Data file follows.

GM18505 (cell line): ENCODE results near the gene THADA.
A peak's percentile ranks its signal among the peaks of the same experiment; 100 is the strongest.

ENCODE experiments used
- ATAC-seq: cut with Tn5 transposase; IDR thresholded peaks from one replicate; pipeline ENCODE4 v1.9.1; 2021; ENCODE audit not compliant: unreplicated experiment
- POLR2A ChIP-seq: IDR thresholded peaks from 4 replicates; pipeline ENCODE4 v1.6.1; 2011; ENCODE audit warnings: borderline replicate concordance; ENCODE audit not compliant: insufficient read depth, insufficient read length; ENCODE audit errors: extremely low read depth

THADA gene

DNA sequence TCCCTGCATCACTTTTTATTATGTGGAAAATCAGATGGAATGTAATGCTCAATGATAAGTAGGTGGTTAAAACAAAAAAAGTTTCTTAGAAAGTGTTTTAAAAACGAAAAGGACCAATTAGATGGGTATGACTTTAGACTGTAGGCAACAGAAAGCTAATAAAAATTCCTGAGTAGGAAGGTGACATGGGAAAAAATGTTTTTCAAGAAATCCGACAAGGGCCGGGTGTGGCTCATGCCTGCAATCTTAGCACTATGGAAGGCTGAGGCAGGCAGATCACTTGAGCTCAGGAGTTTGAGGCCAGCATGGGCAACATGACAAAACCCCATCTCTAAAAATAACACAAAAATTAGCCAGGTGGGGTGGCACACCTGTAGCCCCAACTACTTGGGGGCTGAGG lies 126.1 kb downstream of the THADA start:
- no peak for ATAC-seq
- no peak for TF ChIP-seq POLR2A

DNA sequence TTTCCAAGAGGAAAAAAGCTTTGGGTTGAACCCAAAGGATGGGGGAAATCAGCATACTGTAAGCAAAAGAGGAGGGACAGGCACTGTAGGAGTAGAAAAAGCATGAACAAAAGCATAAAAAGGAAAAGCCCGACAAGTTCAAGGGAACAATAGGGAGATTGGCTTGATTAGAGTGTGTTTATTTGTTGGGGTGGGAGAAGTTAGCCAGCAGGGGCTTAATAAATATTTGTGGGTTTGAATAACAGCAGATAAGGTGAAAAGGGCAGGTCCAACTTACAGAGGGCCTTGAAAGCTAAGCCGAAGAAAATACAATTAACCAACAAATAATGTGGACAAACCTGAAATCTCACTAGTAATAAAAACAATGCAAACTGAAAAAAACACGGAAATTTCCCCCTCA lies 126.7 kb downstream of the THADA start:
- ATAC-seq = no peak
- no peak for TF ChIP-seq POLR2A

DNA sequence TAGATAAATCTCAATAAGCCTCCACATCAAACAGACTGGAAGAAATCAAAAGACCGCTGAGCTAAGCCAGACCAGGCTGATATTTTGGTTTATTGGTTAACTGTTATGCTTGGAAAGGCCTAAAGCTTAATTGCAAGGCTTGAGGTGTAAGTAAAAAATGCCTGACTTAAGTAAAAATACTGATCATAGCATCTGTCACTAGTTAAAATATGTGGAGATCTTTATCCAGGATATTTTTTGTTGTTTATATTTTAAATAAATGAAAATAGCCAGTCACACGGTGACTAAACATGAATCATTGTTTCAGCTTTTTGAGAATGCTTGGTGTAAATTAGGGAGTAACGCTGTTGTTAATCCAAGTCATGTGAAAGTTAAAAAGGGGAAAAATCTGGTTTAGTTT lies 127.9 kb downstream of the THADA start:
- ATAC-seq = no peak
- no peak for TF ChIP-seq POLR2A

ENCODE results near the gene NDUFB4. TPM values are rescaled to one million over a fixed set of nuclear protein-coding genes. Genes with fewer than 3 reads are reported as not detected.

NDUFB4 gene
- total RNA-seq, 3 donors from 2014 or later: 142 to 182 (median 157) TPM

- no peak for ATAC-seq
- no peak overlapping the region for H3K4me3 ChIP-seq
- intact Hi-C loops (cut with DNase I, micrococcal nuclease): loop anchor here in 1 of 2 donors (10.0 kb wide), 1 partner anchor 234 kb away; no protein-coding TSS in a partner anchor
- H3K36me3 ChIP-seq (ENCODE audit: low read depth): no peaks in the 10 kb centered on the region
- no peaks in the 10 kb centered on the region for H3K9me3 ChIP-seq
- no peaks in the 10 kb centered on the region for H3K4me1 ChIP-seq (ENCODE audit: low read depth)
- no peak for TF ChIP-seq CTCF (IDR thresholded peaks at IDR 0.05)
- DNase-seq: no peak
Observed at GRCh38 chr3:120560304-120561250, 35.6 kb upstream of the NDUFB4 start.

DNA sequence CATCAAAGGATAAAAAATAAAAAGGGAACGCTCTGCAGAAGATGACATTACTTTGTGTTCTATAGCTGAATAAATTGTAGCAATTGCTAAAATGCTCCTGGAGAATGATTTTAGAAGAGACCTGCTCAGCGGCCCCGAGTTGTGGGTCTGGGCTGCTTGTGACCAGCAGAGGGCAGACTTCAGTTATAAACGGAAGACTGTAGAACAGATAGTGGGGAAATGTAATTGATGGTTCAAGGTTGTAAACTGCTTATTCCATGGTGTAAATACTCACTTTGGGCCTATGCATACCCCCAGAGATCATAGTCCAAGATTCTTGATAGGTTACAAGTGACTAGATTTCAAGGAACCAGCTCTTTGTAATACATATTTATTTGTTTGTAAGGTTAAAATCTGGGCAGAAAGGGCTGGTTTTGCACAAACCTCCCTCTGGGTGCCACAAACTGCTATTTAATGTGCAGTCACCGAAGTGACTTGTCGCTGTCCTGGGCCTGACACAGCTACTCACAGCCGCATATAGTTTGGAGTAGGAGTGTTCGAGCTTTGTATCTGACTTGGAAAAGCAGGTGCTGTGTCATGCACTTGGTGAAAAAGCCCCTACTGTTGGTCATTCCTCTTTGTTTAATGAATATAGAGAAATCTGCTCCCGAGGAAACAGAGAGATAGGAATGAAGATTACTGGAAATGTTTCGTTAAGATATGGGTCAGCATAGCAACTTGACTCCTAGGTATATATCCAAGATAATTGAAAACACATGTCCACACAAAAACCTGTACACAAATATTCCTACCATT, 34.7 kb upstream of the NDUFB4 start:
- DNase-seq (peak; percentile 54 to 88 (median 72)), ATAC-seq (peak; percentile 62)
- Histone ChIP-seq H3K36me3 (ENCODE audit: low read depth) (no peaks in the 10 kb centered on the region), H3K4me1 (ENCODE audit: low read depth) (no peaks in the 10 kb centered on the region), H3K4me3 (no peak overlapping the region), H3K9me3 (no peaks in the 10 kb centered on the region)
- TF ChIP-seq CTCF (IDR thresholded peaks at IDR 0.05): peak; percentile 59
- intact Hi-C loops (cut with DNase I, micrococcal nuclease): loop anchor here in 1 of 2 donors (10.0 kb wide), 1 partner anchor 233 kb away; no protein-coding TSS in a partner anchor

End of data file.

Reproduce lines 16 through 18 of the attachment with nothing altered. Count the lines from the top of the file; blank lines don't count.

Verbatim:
ENCODE results near the gene NDUFB4. TPM values are rescaled to one million over a fixed set of nuclear protein-coding genes. Genes with fewer than 3 reads are reported as not detected.

NDUFB4 gene
- total RNA-seq, 3 donors from 2014 or later: 142 to 182 (median 157) TPM